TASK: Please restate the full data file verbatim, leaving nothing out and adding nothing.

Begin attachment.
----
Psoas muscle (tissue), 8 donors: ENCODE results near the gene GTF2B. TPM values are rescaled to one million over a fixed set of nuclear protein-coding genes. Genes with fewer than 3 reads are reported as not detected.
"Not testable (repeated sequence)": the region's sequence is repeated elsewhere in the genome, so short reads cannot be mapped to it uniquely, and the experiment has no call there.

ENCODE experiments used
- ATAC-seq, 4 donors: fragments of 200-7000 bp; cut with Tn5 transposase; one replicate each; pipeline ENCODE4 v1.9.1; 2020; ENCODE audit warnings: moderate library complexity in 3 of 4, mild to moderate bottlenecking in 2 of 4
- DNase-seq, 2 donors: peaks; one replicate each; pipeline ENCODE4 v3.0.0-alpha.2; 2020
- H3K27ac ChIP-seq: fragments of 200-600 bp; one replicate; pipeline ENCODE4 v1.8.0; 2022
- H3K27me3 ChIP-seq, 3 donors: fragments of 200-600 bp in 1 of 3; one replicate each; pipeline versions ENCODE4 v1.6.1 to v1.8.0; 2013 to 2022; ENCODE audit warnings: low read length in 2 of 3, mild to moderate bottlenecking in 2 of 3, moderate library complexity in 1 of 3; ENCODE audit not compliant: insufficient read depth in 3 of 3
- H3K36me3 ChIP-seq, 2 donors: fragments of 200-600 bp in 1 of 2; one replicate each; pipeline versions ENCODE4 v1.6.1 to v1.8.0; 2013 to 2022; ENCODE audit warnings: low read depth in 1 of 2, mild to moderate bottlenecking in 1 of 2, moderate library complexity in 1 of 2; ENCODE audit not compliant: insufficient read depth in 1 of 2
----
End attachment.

Psoas muscle (tissue), 8 donors: ENCODE results near the gene GTF2B. TPM values are rescaled to one million over a fixed set of nuclear protein-coding genes. Genes with fewer than 3 reads are reported as not detected.
"Not testable (repeated sequence)": the region's sequence is repeated elsewhere in the genome, so short reads cannot be mapped to it uniquely, and the experiment has no call there.

ENCODE experiments used
- ATAC-seq, 4 donors: fragments of 200-7000 bp; cut with Tn5 transposase; one replicate each; pipeline ENCODE4 v1.9.1; 2020; ENCODE audit warnings: moderate library complexity in 3 of 4, mild to moderate bottlenecking in 2 of 4
- DNase-seq, 2 donors: peaks; one replicate each; pipeline ENCODE4 v3.0.0-alpha.2; 2020
- H3K27ac ChIP-seq: fragments of 200-600 bp; one replicate; pipeline ENCODE4 v1.8.0; 2022
- H3K27me3 ChIP-seq, 3 donors: fragments of 200-600 bp in 1 of 3; one replicate each; pipeline versions ENCODE4 v1.6.1 to v1.8.0; 2013 to 2022; ENCODE audit warnings: low read length in 2 of 3, mild to moderate bottlenecking in 2 of 3, moderate library complexity in 1 of 3; ENCODE audit not compliant: insufficient read depth in 3 of 3
- H3K36me3 ChIP-seq, 2 donors: fragments of 200-600 bp in 1 of 2; one replicate each; pipeline versions ENCODE4 v1.6.1 to v1.8.0; 2013 to 2022; ENCODE audit warnings: low read depth in 1 of 2, mild to moderate bottlenecking in 1 of 2, moderate library complexity in 1 of 2; ENCODE audit not compliant: insufficient read depth in 1 of 2